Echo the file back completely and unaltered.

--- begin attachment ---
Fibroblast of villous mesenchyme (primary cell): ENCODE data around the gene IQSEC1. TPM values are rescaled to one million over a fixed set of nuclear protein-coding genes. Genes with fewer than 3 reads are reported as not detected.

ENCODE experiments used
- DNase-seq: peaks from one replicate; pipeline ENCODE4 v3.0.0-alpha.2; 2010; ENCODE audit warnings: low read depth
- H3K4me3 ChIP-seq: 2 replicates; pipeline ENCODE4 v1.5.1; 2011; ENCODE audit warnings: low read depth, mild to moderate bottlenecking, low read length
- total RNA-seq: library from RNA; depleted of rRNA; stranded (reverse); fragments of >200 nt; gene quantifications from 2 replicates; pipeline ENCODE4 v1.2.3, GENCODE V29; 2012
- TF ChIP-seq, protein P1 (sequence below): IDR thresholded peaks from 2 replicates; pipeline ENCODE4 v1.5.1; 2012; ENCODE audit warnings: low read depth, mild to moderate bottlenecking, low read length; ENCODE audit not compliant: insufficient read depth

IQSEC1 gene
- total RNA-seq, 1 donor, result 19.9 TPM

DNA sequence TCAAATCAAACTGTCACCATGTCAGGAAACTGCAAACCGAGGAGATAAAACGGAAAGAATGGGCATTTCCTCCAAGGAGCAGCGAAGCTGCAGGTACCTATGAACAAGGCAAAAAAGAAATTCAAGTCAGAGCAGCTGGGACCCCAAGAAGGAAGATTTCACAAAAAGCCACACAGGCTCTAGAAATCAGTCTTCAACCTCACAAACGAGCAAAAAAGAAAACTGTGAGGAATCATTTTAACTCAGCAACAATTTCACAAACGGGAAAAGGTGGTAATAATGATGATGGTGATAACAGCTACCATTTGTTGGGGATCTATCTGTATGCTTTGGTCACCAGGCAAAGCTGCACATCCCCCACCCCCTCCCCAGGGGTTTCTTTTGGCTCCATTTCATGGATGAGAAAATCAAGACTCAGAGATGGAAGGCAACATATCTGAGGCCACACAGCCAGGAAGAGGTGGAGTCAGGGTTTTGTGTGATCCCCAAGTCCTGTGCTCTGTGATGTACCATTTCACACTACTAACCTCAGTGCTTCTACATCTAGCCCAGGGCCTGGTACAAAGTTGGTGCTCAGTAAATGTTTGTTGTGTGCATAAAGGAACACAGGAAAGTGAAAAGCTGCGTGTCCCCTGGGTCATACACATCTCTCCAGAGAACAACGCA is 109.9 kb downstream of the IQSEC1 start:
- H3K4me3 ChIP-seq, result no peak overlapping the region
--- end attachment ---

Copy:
Fibroblast of villous mesenchyme (primary cell): ENCODE data around the gene IQSEC1. TPM values are rescaled to one million over a fixed set of nuclear protein-coding genes. Genes with fewer than 3 reads are reported as not detected.

ENCODE experiments used
- DNase-seq: peaks from one replicate; pipeline ENCODE4 v3.0.0-alpha.2; 2010; ENCODE audit warnings: low read depth
- H3K4me3 ChIP-seq: 2 replicates; pipeline ENCODE4 v1.5.1; 2011; ENCODE audit warnings: low read depth, mild to moderate bottlenecking, low read length
- total RNA-seq: library from RNA; depleted of rRNA; stranded (reverse); fragments of >200 nt; gene quantifications from 2 replicates; pipeline ENCODE4 v1.2.3, GENCODE V29; 2012
- TF ChIP-seq, protein P1 (sequence below): IDR thresholded peaks from 2 replicates; pipeline ENCODE4 v1.5.1; 2012; ENCODE audit warnings: low read depth, mild to moderate bottlenecking, low read length; ENCODE audit not compliant: insufficient read depth

IQSEC1 gene
- total RNA-seq, 1 donor, result 19.9 TPM

DNA sequence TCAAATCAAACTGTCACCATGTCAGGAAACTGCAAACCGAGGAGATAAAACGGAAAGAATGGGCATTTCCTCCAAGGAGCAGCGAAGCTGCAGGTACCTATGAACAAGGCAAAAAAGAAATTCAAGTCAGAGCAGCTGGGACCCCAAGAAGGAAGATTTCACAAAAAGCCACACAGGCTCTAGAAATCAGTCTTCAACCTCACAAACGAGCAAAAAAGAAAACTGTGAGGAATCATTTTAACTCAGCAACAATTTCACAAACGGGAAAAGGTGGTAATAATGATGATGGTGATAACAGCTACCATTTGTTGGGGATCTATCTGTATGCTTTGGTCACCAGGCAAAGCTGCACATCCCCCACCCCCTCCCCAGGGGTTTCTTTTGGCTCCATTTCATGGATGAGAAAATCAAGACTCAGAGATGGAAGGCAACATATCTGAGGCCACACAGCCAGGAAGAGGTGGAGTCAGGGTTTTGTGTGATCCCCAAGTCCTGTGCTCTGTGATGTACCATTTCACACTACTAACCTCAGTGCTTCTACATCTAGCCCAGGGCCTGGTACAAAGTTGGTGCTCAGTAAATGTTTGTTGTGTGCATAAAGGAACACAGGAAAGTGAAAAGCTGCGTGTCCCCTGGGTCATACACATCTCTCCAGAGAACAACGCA is 109.9 kb downstream of the IQSEC1 start:
- H3K4me3 ChIP-seq, result no peak overlapping the region